Why do we not celebrate our victories?

ABC The Drum tonight discussed drug use around the world. One of the rare times that enlightened professionals marshal enough public support was when we began a needle exchange program, and a safe injecting environment.

The expert on tonight’s show said that the over-riding concern of the program was pragmatic: to keep people alive. She said that this program, or what is left of it, is world-renowned, and the Australian rate of HIV infection among drug users is the lowest in the world.

I remember the hysteria among the professional opinion makers in the media at the time the program was implemented. I was also living in Kings Cross, where the injection centre was to be located, the red light district.

Daily, I would walk through its streets to the rail station to travel to my railway job where the butchest guys would say to me: “I don’t know how you can live there; I would never have the courage to visit the suburb”. I didn’t perform a Jungian function in asking these guys what their pre-conceptions were. Instead, I told them that in the streets surrounding Kings Cross were 3 senior citizen villages; at any time during the day you could find very fragile people tottering to & from the supermarket, barely conscious, but also never attacked.

I myself was only attacked twice during my 20 year residence in KC; once, on the eve of the rugby league final a group of guys approached me outside my apartment building, one of them was aggressive in tone & before I could modify the interpersonal dynamics he’d punched me on the nose. I fled back into my 30’s concrete, art deco building, leaving a trail of blood up the stairs to my door, horrifying my lovely next door neighbour who commiserated with me. Another time, I was harassed on the main street by a guy while I was extracting money from the hole in the wall. The street ambiance that encouraged this anarchy was a spate of knife attacks that were happening locally; people were giving each other horribly suspicious looks as they scurried away from the train.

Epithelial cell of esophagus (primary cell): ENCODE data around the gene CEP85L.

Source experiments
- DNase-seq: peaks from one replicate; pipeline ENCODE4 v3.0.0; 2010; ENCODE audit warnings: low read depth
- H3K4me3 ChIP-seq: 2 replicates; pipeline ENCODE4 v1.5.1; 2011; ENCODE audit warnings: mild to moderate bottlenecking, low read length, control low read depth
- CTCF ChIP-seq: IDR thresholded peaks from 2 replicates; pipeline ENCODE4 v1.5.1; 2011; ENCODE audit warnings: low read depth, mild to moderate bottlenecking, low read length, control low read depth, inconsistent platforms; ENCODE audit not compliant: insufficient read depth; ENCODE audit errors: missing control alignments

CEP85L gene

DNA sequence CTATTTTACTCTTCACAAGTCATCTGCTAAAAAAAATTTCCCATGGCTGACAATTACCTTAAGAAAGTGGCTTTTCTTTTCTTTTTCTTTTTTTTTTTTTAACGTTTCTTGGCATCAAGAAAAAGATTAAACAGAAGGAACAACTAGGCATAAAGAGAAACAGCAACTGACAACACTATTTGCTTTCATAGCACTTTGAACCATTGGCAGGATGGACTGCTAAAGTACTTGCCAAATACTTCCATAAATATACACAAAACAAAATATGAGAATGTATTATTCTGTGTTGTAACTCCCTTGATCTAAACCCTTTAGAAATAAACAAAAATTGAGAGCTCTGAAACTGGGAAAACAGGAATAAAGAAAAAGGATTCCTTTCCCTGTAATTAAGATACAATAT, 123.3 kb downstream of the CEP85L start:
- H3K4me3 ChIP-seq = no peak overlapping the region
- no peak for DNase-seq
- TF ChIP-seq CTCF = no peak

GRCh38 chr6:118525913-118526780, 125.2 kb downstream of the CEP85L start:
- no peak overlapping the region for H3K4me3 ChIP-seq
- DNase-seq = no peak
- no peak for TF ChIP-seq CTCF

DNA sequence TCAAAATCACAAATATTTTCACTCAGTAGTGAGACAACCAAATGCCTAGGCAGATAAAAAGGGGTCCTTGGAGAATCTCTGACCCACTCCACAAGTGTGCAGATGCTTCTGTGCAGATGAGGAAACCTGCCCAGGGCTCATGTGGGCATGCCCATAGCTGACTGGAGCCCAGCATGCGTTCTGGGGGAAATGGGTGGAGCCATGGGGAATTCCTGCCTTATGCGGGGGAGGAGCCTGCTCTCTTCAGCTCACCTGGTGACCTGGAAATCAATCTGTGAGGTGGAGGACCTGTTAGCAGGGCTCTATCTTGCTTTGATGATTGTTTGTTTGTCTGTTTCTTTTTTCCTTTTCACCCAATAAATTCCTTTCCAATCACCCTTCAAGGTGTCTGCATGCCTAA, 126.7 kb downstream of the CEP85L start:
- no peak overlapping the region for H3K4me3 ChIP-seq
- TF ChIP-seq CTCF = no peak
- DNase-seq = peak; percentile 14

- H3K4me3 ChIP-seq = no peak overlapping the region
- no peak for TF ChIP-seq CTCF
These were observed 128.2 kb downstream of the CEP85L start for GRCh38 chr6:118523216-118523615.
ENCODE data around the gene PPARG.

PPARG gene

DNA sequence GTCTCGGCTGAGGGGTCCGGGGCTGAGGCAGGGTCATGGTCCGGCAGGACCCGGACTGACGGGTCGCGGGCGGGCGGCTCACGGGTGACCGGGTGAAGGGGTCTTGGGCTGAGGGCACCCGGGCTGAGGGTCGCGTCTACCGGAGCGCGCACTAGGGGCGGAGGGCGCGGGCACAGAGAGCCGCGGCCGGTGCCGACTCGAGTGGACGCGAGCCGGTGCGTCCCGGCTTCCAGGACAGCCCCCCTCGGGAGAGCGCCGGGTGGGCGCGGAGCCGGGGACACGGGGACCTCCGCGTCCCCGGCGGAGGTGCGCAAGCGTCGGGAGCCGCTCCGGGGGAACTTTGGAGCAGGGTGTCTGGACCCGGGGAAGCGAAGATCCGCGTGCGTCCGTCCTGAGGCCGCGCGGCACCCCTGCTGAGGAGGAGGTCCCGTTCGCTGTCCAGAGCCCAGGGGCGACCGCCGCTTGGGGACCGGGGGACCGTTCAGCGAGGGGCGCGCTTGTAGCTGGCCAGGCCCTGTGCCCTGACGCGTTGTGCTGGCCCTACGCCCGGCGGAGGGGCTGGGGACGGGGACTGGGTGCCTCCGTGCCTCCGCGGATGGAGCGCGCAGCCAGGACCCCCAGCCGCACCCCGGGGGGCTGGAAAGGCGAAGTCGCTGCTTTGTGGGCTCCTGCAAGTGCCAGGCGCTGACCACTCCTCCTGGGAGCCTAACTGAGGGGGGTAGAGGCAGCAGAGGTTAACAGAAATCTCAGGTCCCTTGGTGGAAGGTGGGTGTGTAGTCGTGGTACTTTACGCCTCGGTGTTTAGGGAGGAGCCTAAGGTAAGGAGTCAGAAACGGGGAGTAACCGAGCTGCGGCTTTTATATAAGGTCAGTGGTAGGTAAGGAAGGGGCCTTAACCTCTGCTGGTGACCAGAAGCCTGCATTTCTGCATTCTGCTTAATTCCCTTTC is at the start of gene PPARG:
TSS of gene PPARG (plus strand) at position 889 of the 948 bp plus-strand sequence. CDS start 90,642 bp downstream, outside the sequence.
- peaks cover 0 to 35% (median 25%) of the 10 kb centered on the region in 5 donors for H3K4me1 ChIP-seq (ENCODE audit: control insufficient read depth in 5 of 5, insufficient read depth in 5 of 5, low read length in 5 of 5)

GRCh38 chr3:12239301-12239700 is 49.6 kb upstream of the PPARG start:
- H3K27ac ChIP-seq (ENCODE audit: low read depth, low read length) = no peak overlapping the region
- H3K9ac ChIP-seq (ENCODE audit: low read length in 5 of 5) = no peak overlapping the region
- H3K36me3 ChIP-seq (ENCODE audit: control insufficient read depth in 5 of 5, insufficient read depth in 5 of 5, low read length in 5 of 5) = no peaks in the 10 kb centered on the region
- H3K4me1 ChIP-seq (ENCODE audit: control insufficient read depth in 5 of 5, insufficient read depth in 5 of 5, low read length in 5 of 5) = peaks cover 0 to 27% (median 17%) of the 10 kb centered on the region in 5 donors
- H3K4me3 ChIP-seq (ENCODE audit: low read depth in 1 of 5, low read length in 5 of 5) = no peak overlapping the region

In the middle of the Cross was the police station, recently built partly underground; the adjacent car park was also underground & topped with a green park. This was where the local junkies congregated to shoot up. At the time I would practise my 7 cycle Tai Chi; the group became fascinated by my oriental ballet, they would gather round & applaud. As Nina Hagen sings in her hit Smack Jack, “junkies are so sentimental”.

 

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About anton veenstra

tapestry weaver, fibre artist, gay/qr activist, multiculturalist
This entry was posted in Injecting room, Nina Hagen, Smack Jack, Uncategorized and tagged , . Bookmark the permalink.

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